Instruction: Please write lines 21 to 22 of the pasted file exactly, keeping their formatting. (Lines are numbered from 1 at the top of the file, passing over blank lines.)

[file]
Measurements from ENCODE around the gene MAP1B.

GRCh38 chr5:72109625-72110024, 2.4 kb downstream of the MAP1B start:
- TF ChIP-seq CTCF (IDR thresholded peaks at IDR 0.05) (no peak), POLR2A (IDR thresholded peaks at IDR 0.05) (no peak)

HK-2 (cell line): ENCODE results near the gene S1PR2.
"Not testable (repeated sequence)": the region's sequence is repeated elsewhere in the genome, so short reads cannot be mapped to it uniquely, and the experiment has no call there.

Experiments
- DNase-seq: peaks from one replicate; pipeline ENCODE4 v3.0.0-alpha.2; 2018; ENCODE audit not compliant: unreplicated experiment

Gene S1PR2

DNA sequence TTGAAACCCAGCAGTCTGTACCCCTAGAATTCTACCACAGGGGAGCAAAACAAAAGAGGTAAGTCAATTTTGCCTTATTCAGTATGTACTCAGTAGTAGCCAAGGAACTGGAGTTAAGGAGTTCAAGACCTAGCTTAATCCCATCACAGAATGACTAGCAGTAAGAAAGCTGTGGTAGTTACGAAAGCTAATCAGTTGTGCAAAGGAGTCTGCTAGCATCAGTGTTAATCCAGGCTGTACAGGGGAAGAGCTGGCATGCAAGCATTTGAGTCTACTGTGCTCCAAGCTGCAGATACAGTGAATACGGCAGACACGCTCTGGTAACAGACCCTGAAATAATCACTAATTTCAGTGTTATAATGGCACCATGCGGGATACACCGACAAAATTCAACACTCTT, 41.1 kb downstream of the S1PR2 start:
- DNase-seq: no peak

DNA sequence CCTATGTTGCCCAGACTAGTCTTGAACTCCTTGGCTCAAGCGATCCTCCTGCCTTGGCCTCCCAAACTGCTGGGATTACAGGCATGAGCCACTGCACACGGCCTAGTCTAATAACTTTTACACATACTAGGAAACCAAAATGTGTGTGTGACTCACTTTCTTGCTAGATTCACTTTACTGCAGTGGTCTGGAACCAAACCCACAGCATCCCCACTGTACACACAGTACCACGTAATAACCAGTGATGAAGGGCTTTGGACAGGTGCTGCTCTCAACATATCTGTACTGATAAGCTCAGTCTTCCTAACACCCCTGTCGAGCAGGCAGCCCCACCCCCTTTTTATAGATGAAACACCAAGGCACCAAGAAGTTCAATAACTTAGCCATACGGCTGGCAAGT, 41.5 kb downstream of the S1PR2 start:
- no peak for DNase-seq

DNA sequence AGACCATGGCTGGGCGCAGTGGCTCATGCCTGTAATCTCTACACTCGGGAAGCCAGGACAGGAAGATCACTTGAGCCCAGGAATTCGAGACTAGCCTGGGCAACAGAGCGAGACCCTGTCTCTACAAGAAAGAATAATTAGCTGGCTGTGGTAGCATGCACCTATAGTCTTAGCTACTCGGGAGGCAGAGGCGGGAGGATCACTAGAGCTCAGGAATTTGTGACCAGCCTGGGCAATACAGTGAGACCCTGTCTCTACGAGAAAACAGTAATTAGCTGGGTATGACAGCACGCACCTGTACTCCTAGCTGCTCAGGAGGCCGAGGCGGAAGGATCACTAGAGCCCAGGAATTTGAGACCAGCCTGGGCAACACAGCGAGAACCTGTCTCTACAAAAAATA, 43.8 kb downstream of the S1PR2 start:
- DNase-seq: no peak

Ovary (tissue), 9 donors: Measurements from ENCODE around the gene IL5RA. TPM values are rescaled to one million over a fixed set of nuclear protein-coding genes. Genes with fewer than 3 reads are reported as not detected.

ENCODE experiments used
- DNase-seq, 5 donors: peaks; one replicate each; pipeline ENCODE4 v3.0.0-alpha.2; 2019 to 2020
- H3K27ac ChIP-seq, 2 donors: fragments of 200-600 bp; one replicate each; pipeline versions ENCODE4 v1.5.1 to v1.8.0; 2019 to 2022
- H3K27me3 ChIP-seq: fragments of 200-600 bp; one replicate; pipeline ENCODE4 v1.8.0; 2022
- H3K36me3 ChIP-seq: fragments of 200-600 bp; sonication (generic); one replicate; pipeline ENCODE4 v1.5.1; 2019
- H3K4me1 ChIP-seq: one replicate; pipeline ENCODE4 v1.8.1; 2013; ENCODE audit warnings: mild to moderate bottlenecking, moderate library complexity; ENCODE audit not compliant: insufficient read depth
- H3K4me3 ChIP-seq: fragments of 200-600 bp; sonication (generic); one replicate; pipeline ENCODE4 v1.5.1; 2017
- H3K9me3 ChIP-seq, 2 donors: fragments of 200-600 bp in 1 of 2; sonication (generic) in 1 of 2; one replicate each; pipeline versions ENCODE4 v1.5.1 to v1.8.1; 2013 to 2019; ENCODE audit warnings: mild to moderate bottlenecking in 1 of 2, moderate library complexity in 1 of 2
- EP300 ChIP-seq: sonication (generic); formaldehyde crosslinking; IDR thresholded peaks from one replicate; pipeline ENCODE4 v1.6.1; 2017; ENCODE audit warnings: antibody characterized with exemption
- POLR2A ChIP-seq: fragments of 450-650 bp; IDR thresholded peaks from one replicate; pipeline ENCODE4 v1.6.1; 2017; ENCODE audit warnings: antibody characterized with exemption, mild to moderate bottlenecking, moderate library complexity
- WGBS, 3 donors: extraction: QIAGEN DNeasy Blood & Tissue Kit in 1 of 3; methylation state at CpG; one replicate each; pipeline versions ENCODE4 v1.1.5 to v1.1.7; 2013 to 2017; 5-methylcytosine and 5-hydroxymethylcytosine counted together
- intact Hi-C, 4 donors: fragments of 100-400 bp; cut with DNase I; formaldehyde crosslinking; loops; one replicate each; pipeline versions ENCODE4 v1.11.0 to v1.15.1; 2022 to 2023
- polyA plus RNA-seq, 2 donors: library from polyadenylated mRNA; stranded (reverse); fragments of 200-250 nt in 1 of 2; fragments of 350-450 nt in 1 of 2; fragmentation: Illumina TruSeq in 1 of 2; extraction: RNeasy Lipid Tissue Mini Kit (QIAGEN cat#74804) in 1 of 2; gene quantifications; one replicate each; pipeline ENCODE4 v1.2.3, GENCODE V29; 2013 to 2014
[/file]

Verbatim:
- H3K4me1 ChIP-seq: one replicate; pipeline ENCODE4 v1.8.1; 2013; ENCODE audit warnings: mild to moderate bottlenecking, moderate library complexity; ENCODE audit not compliant: insufficient read depth
- H3K4me3 ChIP-seq: fragments of 200-600 bp; sonication (generic); one replicate; pipeline ENCODE4 v1.5.1; 2017